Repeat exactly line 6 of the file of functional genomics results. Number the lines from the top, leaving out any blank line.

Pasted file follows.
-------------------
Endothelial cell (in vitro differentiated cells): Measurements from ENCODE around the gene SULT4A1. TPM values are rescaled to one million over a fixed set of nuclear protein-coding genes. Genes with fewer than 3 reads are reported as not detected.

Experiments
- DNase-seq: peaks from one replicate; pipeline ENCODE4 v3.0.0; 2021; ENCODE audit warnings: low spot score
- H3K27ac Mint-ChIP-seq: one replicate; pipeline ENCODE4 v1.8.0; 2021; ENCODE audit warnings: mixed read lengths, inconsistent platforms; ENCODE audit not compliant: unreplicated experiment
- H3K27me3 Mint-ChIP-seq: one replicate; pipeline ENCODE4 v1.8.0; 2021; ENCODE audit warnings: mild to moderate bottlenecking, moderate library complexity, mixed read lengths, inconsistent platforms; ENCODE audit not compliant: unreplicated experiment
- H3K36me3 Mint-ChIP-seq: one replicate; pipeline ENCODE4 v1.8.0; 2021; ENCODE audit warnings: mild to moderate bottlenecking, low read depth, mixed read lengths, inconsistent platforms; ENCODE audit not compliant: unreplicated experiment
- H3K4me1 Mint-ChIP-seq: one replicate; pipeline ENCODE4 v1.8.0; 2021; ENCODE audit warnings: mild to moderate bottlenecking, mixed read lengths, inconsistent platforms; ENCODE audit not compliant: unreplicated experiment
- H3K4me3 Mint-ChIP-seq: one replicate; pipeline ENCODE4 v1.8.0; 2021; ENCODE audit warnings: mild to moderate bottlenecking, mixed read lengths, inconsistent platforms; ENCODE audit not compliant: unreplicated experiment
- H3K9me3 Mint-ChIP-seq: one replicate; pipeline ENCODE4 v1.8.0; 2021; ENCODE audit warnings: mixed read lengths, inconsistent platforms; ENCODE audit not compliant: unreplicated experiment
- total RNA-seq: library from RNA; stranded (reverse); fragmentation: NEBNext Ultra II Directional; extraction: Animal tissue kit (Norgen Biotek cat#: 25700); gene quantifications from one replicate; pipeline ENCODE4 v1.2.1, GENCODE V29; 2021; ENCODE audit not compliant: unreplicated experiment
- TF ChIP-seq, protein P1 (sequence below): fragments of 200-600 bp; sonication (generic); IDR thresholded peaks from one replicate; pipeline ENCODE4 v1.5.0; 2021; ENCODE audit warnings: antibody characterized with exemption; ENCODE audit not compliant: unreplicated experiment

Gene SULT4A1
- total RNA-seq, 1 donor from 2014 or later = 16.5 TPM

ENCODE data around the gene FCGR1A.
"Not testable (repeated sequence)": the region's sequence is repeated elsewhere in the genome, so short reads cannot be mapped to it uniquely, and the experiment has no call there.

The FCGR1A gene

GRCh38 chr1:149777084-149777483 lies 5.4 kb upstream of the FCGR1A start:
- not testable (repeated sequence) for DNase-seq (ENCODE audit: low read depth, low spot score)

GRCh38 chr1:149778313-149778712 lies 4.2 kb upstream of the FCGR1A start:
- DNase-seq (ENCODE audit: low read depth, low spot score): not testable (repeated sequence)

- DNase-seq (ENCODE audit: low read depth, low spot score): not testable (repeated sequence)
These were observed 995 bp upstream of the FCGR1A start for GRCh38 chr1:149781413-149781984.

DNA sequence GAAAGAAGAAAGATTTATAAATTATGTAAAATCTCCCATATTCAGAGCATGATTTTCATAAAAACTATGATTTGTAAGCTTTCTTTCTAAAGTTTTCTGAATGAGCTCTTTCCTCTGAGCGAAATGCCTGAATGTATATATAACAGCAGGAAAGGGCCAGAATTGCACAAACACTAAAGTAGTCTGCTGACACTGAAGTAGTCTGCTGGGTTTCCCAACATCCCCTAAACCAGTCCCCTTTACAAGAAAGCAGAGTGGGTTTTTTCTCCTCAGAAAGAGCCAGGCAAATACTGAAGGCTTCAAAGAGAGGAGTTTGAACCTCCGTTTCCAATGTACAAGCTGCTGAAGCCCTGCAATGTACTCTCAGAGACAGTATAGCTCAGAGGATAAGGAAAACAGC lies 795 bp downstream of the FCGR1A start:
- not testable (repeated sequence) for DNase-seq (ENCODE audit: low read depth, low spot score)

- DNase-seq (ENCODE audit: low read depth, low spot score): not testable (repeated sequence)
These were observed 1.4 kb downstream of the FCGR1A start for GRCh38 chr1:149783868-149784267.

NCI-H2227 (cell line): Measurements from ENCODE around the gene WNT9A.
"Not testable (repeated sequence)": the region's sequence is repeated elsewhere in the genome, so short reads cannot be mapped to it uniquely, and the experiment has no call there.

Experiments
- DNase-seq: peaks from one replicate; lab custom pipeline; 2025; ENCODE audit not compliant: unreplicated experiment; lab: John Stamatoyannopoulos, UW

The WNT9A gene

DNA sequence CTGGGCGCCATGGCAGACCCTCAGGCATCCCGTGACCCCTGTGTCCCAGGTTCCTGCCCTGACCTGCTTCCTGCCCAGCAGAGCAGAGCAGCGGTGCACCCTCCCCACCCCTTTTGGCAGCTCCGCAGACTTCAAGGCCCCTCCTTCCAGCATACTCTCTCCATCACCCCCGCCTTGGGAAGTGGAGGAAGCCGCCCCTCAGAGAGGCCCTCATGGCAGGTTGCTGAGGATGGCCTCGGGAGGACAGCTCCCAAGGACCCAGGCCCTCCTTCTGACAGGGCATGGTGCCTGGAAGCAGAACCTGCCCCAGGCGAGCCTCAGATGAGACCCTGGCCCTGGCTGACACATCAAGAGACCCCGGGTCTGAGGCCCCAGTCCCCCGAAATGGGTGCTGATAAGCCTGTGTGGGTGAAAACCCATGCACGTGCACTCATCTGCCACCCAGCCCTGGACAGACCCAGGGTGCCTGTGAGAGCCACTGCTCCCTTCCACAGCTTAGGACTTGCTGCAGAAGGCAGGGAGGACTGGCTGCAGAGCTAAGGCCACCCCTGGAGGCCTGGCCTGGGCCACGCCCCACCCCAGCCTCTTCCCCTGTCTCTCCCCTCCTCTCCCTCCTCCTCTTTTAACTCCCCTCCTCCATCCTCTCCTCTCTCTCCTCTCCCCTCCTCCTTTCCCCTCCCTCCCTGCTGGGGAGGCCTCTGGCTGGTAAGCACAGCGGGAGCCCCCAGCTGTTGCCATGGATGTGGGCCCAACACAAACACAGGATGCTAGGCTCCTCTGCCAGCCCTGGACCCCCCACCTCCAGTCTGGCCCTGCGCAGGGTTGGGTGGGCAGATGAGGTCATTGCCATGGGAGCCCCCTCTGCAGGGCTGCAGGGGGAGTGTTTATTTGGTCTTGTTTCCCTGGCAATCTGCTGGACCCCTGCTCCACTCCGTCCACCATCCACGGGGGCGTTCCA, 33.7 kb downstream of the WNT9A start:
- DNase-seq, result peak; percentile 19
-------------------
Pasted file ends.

- H3K36me3 Mint-ChIP-seq: one replicate; pipeline ENCODE4 v1.8.0; 2021; ENCODE audit warnings: mild to moderate bottlenecking, low read depth, mixed read lengths, inconsistent platforms; ENCODE audit not compliant: unreplicated experiment